There are two ways to misinterpret the comments Bernie Sanders made in a “60 Minutes” interview that aired on Sunday night. When asked by the host, Anderson Cooper, to explain his long-ago praise of the achievements of Fidel Castro’s regime, in Cuba, Sanders said, “We are very opposed to the authoritarian nature of Cuba. But, you know, it’s unfair to simply say, ‘Everything is bad.’ When Fidel Castro came into office, you know what he did? He had a massive literacy program. Is that a bad thing, even though Fidel Castro did it?”
One way to spin these statements is to say that Sanders has finally been exposed as the socialist bogeyman that President Donald Trump and the Democratic contender Michael Bloomberg have been invoking, and that, if elected, Sanders will destroy the American way of life in favor of Soviet-style totalitarianism. This was the predictable reaction from the right. The predictable corollary from the left was to say, in effect, that Sanders is right: Cuba has the best education record in Latin America, and universal health care, too.
And then there was a third reaction. The writer Ana Simo responded to the interview with a two-word comment on Facebook: “Moral stupidity.” Another writer, Achy Obejas, commented, “ . . . And there goes Florida . . . ” Halfway across the world, the artist Tania Bruguera got off a plane in Milan, where she is mounting a show, and told me by phone that she “saw the news and thought, Oh, my God.”
These were not expressions of glee. None of these artists is a right-wing ideologue—all three are outspoken progressives, out lesbians, and potential Sanders voters. All three are also Cuban. Simo fled Castro’s homophobic purges as a young woman, in the late sixties, landed in Paris, and later moved to New York. Bruguera divides her time between New York, international travel, and Havana, where her work has been censored and she has been arrested for her art and her activism. Obejas came to the United States with her parents when she was a child, in 1962. She told me on the phone that she doesn’t call herself a socialist, though her political beliefs probably fit the label. But, she said, “It’s quite another thing to consider voting for someone who thinks that a place that caused my parents so much pain is not just O.K. but exemplary in some ways.”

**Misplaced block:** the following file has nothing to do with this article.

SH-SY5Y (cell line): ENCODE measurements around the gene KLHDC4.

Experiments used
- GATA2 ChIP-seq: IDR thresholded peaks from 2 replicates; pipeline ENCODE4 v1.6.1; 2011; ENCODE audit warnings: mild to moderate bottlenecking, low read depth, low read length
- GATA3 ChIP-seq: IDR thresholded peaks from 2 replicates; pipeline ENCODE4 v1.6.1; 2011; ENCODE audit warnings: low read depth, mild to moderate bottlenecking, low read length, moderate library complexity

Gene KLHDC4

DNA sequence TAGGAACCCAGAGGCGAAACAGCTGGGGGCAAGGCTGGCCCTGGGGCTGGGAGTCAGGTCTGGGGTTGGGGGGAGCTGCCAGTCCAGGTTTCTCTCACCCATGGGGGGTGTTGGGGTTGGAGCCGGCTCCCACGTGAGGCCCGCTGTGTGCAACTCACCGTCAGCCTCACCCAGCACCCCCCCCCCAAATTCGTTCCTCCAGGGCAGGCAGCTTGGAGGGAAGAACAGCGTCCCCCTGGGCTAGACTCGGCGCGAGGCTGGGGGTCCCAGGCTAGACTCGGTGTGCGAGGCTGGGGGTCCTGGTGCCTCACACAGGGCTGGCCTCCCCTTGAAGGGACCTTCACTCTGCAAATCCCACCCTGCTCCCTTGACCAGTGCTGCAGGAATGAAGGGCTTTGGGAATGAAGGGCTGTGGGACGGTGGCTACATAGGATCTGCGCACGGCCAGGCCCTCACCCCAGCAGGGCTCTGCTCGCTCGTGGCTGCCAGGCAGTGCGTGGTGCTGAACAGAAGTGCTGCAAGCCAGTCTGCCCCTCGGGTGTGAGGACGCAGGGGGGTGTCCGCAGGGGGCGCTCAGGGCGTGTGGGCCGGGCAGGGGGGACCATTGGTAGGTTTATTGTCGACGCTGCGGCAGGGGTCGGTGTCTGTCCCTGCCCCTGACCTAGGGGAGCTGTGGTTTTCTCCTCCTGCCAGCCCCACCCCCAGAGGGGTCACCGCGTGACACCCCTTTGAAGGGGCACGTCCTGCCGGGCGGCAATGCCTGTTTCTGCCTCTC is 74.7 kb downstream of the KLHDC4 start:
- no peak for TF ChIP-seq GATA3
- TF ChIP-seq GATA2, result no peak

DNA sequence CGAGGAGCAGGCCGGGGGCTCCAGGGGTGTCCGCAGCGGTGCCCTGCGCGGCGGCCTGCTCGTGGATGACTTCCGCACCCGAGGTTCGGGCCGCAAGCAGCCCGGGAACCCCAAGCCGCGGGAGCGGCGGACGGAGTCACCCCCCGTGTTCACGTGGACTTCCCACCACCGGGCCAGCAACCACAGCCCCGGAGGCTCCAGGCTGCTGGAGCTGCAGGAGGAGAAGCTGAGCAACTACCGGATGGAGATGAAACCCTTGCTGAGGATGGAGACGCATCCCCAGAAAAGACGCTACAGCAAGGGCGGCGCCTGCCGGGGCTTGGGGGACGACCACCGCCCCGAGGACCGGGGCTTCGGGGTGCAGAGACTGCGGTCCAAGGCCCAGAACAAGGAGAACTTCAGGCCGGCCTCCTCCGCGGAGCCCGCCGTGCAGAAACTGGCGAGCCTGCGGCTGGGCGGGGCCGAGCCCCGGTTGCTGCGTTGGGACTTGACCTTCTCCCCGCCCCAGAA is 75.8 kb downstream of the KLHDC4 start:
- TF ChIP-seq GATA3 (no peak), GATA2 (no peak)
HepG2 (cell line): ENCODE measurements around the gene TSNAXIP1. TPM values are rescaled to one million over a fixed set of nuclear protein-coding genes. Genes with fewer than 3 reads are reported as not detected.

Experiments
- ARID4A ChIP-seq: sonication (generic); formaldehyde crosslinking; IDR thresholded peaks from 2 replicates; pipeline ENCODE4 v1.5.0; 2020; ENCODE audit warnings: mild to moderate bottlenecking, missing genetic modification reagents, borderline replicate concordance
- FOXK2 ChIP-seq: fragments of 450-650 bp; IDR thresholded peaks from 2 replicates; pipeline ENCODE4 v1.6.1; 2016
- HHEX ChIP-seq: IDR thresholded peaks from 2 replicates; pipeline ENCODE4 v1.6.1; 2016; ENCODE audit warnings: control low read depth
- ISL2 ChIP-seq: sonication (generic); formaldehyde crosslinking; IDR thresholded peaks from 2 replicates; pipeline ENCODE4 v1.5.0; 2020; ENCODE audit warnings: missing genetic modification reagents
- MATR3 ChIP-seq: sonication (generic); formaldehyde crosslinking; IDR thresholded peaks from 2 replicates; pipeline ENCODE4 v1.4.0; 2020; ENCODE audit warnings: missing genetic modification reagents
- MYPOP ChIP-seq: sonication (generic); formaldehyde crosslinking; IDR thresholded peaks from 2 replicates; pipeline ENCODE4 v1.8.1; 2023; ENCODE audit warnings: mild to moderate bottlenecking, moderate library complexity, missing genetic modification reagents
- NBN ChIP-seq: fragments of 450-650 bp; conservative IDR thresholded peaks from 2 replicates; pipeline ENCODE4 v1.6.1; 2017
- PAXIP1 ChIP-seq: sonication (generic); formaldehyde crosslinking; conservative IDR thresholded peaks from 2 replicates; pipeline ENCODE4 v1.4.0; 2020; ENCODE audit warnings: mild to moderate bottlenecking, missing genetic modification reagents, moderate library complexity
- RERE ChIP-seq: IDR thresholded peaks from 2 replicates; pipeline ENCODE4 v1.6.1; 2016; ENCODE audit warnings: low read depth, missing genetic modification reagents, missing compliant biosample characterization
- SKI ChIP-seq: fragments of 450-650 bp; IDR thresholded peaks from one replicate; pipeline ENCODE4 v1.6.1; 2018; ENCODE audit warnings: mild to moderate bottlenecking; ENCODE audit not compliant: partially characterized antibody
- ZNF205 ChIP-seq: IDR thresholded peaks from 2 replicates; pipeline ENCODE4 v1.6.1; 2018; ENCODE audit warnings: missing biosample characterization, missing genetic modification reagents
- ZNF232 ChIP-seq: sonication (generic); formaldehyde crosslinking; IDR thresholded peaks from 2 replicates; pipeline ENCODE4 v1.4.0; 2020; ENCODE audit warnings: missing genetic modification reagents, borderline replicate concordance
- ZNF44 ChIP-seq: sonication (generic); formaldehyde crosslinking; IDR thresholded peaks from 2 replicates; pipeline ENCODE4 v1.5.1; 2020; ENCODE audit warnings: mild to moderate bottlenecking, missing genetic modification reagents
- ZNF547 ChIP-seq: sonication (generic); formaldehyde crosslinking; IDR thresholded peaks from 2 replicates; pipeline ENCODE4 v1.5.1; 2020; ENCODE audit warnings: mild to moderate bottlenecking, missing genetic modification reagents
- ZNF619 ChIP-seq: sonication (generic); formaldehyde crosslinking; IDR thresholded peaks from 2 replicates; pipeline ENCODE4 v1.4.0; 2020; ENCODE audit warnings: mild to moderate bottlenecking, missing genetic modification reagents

Simo and Obejas are refugees from totalitarianism, as am I. In making his comments, Sanders stepped into the gap that separates the American-born left from those of us who came here from totalitarian countries. The regimes we fled did their best to discredit Marxism, socialism, and leftist ideas in general. To a large extent, they succeeded. When I was growing up, my parents believed, and taught me, that the attempt to build a state in accordance with Marxist ideals—or, really, any attempt to create a society in which everyone contributed what they could and received what they needed—was doomed to produce a totalitarian dystopia. We longed to escape to a land ruled by the blissful and, it seemed to us, natural union of capitalism and freedom.
In the U.S., some of us commenced the long journey to a more complicated view of capitalism. At the other end of this journey lay the realization that capitalism and democracy may not be a match made in heaven, and the hypothesis, supported by the example of Western social democracies, that socialist ideas may yield a freer and fairer society. These discoveries suggested that socialist ideas can and ought to be decoupled from the totalitarian nightmare of our past—indeed, that those totalitarian regimes, whatever they might have written on their banners, had very little to do with those ideas. [Continue reading…]